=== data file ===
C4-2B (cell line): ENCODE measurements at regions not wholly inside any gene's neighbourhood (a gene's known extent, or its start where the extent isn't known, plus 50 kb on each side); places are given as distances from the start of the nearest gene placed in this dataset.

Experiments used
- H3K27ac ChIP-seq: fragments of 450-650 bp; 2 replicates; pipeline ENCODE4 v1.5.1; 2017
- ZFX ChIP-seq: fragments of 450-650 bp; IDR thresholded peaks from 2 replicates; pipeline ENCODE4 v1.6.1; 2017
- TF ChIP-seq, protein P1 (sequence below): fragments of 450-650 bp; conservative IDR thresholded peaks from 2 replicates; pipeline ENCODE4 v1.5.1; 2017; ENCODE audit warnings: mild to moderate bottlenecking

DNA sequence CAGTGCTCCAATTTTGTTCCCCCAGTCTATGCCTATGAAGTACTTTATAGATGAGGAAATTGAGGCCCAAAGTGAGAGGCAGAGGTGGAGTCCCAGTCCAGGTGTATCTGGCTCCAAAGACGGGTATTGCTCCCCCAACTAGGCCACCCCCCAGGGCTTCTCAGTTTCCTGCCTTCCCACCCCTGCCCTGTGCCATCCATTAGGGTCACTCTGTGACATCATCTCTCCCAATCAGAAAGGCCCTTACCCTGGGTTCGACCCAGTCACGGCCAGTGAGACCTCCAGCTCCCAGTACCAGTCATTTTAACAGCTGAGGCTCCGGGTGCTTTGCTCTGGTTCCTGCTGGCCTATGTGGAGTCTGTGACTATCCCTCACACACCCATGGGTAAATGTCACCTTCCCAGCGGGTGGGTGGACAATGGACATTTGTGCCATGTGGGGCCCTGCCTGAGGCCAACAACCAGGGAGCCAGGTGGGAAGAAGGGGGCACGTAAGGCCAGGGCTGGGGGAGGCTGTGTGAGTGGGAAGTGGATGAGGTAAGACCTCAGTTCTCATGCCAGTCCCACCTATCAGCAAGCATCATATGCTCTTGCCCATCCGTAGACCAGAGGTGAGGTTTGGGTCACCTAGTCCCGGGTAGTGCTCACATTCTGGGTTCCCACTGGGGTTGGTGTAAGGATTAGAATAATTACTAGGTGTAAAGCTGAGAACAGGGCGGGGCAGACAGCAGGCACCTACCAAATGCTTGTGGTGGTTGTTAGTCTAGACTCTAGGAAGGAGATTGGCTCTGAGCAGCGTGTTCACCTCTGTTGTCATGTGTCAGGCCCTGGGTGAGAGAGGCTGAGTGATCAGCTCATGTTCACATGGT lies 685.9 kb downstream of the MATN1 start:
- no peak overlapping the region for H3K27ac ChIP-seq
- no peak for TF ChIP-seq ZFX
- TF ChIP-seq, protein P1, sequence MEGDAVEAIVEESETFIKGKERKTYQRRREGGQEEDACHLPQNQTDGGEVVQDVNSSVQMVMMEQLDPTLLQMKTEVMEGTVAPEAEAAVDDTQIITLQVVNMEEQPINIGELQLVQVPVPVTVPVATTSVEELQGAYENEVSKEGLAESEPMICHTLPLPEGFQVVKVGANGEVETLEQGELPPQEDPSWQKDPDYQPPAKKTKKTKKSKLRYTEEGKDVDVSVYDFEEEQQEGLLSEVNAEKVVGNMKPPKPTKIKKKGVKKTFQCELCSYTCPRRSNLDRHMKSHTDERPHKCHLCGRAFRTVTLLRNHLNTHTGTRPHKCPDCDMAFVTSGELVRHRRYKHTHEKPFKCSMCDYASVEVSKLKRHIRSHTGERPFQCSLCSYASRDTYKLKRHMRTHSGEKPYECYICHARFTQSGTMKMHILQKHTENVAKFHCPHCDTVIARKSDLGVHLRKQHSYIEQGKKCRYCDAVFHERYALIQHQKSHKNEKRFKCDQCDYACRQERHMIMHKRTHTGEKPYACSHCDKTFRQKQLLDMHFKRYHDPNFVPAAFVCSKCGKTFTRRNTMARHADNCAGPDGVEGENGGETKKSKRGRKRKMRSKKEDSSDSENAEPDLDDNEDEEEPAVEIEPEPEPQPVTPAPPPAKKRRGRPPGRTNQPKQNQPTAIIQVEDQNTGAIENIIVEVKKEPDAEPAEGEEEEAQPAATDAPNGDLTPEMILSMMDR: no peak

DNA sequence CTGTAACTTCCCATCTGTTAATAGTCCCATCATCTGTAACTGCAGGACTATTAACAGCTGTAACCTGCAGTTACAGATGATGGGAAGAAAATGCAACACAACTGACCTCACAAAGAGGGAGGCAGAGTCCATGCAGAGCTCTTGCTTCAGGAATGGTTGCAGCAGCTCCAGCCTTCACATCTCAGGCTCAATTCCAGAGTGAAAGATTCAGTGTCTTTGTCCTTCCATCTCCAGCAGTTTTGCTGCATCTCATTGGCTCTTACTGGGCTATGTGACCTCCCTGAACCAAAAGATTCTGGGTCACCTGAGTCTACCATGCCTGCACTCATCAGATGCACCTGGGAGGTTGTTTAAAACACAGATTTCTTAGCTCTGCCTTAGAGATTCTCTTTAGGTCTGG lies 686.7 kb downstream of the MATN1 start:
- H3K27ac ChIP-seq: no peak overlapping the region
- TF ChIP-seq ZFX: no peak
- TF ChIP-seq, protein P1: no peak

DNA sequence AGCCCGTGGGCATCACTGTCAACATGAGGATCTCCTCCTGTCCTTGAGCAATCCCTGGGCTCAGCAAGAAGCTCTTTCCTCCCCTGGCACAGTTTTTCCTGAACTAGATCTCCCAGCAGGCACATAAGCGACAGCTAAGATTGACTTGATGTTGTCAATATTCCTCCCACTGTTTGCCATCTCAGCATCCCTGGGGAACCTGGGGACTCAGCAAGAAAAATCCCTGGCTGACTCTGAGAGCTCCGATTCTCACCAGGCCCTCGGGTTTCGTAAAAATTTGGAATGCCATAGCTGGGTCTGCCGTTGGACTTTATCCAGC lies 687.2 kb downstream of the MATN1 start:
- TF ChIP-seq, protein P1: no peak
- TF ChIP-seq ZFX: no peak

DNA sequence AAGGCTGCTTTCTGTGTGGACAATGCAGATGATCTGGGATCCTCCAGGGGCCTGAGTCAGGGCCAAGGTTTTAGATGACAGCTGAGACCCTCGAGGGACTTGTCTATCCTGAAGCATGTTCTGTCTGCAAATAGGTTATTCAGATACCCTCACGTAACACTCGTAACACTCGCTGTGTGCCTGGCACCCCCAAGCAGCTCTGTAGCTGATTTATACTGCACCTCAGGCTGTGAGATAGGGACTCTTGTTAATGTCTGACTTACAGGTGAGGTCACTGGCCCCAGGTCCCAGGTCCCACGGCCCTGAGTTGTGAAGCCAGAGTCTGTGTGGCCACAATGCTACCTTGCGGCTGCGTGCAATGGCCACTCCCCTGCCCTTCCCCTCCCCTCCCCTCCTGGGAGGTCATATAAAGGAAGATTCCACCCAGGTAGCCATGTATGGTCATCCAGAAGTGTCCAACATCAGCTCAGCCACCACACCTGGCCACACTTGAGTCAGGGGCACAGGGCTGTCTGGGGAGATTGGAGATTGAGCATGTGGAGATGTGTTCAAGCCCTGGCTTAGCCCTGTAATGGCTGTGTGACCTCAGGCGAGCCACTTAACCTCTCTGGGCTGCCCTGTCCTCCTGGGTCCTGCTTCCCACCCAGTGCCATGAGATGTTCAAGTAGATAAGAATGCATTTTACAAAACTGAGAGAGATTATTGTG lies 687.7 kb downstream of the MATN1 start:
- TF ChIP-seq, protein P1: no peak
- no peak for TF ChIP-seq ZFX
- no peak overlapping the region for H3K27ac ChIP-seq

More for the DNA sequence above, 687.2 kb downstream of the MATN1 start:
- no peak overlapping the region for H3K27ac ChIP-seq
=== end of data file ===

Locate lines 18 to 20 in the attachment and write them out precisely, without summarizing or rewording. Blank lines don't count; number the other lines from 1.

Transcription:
- TF ChIP-seq, protein P1: no peak
- no peak for TF ChIP-seq ZFX
- no peak overlapping the region for H3K27ac ChIP-seq